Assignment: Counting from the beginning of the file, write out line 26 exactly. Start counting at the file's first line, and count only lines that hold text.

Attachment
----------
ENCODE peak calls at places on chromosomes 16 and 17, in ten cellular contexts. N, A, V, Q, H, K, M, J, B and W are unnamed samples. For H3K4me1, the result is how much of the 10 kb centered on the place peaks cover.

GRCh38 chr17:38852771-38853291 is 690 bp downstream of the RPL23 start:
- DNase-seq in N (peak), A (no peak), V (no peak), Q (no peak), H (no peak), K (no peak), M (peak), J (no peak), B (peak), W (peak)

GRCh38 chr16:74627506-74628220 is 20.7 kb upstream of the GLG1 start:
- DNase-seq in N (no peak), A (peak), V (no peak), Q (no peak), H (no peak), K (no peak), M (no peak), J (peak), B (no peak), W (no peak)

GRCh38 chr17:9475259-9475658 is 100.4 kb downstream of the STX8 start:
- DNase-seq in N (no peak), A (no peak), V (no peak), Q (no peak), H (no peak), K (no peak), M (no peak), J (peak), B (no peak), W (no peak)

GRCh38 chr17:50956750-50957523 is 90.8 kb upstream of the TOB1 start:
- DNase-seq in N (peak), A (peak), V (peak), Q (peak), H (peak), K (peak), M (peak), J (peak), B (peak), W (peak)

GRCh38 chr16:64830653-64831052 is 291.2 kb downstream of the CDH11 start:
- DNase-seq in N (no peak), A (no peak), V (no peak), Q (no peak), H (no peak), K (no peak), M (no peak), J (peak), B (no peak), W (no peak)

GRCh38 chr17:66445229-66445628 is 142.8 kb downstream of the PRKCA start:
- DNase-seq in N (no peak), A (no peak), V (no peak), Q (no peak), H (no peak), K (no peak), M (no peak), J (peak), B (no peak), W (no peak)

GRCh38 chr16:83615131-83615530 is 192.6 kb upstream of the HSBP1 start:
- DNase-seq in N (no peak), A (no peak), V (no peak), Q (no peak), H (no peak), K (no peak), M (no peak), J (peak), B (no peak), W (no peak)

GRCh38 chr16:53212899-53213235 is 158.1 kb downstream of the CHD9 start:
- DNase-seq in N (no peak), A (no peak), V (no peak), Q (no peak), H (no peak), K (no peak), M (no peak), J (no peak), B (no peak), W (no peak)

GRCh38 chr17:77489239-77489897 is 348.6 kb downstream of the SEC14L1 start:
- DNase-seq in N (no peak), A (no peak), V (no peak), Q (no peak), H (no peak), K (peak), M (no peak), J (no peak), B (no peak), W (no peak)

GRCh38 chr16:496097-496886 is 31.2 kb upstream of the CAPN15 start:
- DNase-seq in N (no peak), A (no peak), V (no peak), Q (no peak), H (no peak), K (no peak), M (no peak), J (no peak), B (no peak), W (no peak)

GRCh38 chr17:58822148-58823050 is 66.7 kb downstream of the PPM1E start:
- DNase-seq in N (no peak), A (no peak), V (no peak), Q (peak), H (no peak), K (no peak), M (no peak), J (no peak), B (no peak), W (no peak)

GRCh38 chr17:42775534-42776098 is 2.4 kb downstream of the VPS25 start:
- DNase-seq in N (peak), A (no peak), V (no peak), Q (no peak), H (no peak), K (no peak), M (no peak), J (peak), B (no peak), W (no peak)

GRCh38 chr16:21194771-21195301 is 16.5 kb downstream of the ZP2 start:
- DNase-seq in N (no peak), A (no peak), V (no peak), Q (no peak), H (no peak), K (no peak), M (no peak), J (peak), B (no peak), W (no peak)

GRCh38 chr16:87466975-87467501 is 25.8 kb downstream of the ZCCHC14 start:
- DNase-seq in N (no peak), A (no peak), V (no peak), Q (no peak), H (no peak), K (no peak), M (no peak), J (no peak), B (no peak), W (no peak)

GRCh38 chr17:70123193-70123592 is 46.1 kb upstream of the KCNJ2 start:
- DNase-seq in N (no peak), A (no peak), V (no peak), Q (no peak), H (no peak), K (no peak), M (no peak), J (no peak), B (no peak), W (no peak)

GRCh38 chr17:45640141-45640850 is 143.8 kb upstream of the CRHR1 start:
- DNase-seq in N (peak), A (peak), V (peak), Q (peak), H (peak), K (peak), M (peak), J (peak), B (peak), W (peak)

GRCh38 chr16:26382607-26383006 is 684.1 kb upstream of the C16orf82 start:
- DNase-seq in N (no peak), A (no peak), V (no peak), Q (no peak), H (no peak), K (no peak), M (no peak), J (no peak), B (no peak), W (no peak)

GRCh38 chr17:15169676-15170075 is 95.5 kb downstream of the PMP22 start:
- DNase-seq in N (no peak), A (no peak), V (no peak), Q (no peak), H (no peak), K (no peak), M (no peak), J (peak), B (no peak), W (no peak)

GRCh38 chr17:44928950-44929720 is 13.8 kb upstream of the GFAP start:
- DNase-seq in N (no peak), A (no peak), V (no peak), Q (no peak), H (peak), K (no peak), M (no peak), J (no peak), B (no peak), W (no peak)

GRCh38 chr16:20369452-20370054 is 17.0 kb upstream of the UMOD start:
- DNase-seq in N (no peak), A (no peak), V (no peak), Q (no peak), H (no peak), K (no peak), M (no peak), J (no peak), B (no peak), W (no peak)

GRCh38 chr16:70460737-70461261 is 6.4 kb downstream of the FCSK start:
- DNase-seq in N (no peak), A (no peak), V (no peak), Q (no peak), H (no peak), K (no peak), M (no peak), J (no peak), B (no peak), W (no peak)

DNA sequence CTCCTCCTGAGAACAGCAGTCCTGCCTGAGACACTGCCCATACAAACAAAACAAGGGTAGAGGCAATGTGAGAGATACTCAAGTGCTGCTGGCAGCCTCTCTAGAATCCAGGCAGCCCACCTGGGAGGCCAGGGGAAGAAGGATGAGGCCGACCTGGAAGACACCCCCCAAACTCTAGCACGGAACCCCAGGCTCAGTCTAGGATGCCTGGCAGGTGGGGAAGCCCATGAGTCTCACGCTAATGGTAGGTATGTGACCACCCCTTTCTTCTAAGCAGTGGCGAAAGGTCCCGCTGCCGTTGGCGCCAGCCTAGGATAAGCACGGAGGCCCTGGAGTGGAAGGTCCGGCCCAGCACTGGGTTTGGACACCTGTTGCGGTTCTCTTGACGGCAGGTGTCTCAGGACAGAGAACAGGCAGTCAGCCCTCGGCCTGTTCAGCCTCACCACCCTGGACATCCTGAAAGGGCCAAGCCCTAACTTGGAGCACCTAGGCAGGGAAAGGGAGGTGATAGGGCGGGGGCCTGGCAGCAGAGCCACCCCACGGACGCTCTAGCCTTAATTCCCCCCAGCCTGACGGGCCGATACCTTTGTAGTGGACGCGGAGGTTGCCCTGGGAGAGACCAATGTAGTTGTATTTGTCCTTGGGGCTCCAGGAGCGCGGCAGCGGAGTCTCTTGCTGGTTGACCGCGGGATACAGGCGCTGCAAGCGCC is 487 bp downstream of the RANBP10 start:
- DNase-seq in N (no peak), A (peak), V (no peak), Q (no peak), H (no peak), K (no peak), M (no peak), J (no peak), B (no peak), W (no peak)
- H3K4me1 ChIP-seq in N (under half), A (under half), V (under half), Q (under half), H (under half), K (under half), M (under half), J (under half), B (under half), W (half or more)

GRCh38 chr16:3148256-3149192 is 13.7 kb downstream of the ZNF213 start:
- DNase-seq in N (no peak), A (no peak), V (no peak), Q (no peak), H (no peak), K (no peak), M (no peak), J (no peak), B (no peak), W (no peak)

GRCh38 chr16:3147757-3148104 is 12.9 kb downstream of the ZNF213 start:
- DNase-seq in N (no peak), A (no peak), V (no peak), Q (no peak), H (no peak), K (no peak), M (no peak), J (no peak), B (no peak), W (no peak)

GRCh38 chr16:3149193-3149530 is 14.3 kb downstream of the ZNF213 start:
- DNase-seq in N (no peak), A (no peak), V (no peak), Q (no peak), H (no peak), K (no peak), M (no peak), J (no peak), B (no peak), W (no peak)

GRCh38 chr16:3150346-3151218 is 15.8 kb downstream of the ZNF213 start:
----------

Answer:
GRCh38 chr16:21194771-21195301 is 16.5 kb downstream of the ZP2 start: